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A relief image, part of the Babylonian Ishtar gate.
[Pre-Christian parallels to the Trinity in Babylonia…~Carl Jung]
In proposing to approach this central symbol of Christianity, the Trinity, from the psychological point of view, I realize that I am trespassing on territory that must seem very far removed from psychology.
But everything to do with religion, everything it says, impinges so closely on the human soul that psychology cannot, in my opinion, afford to overlook it.
A conception like the Trinity pertains so much to the realm of theology that the only one of the profane sciences to pay any attention to it nowadays is history.
Indeed, most people have ceased even to think about dogma, especially about a concept as hard to visualize as the Trinity.
Even among professing Christians there are very few who think seriously about the Trinity as a matter of dogma and would consider it a possible subject for reflection not to mention the educated public.
A recent exception is Georg Koepgen’s very important book, Die Gnosis des Christenturns, which, unfortunately, soon found its way onto the Index despite the episcopal “Placet.”
For all those who are seriously concerned to understand dogmatic ideas, this book of Koepgen’s is a perfect example of thinking which has fallen under the spell of Trinitarian symbolism.
Triads of gods appear very early, at a primitive level. The archaic triads in the religions of antiquity and of the East are too numerous to be mentioned here.
Arrangement in triads is an archetype in the history of religion, which in all probability formed the basis of the Christian Trinity.
Often these triads do not consist of three different deities independent of one another; instead, there is a distinct tendency for certain family relationships to arise within the triads.
I would mention as an example the Babylonian triads, of which the most important is Anu, Bel, and Ea. Ea, personifying knowledge, is the father of Bel (“Lord”), who personifies practical activity.
A secondary, rather later triad is the one made up of Sin (moon), Shainash (sun), and Adad (storm). Here Adad is the son of the supreme god, Anu. Under Nebuchadnezzar, Adad was the “Lord of heaven and earth.”
This suggestion of a father-son relationship comes out more clearly at the time of Hammurabi: Marduk, the son of Ea, was entrusted with Bel’s power and thrust him into the background. Ea was a “loving, proud father, who willingly transferred his power and rights to his son.”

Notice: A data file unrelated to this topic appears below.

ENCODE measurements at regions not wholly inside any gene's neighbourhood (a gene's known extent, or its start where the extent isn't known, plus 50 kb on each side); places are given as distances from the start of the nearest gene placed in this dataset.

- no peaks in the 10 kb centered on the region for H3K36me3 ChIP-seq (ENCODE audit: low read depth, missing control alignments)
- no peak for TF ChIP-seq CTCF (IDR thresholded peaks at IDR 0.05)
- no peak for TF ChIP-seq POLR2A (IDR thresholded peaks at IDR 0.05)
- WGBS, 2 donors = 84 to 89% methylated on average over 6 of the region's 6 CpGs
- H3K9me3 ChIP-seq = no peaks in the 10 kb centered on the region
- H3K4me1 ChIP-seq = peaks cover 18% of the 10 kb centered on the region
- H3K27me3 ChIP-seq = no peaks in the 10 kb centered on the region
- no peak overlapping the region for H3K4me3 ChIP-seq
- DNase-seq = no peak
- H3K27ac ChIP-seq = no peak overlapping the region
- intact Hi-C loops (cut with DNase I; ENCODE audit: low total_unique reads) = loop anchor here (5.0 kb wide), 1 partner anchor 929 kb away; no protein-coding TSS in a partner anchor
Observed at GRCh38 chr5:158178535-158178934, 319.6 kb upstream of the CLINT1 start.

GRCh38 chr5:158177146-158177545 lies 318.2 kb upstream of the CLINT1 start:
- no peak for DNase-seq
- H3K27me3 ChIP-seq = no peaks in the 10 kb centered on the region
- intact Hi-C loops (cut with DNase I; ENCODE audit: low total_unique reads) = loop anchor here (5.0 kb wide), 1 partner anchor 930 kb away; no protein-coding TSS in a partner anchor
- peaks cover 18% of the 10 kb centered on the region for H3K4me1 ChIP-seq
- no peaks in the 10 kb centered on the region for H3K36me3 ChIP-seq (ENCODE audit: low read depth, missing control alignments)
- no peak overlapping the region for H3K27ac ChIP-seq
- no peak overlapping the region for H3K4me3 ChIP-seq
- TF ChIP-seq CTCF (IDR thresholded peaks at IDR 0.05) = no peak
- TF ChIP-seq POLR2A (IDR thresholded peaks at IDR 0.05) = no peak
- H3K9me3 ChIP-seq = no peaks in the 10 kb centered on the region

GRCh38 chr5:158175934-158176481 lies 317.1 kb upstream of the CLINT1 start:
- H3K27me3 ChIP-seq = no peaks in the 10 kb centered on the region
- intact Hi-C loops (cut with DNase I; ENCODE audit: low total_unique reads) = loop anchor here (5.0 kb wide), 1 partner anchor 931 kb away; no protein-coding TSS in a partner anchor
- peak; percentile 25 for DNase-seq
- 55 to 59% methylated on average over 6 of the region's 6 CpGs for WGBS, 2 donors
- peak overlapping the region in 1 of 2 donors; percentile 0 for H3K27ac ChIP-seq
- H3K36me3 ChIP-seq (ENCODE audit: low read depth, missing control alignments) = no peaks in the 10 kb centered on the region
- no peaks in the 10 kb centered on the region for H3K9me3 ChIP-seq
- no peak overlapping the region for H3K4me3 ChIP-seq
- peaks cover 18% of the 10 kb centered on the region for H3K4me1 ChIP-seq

Marduk was originally a sun-god, with the cognomen “Lord” (Bel); he was the mediator between his father Ea and mankind. Ea declared that he knew nothing that his son did not know. Marduk, as his fight with Tiamat shows, is a redeemer.
He is “the compassionate one, who loves to awaken the dead”; the “Great eared,” who hears the pleadings of men. He is a helper and healer, a true savior.
This teaching about a redeemer flourished on Babylonian soil all through the Christian era and goes on living today in the religion of the Mandaeans (who still exist in Mesopotamia), especially in their redeemer figure Manda d’Hayya or Hibil Ziwa.
Among the Mandaeans he appears also as a light-bringer and at the same time as a world-creator. Just as, in the Babylonian epic, Marduk fashions the universe out of Tiamat, so Mani, the Original Man, makes heaven and earth from the skin, bones, and excrement of the children of darkness.
“The all-round influence which the myth of Marduk had on the religious ideas of the Israelites is surprising and this at a time when the worship of Marduk was nearing its height.
Hammurabi felt himself the god of a new aeon [the aeon of Aries], which was then beginning and the suspicion is probably justified that tacit recognition was given to the triad Anu-Bel-Hammurabi.
The fact that there is a secondary triad, Sin-Shamash-Ishtar, is indicative of another intra-triadic relationship. Ishtar appears here in the place of Adad, the storm god.
She is the mother of the gods, and at the same time the daughter of Anu as well as of Sin.
Invocation of the ancient triads soon takes on a purely formal character. The triads prove to be ”more a theological tenet than a living force.”
They represent, in fact, the earliest beginnings of theology. Anu is the Lord of heaven, Bel is the Lord of the lower realm, earth, and Ea too is the god of an “underworld,” but in his case it is the watery deep.
The knowledge that Ea personifies comes from the “depths of the waters.” According to* one Babylonian legend, Ea created Uddushunamir, a creature of light, who was the messenger of the gods on Ishtar’s journey to hell.
The name means: “His light (orrising) shines.” Jeremias connects him with Gilgamesh, the hero who was more than half a god.
The messenger of the gods was usually called Girru (Sumerian “Gibil”), the god of fire.
As such he has an ethical aspect, for with his purifying fire he destroys evil.
He too is a son of Ea, but on the other hand he is also escribed as a son of Anu. In this connection it is worth mentioning that Marduk as well has a dual nature, since in one hymn he is called Mar Mummi, ‘son of chaos/ In the same hymn his consort Sarpanitu is invoked along with Ea’s wife, the mother of Marduk, as the “Silver-shining One.”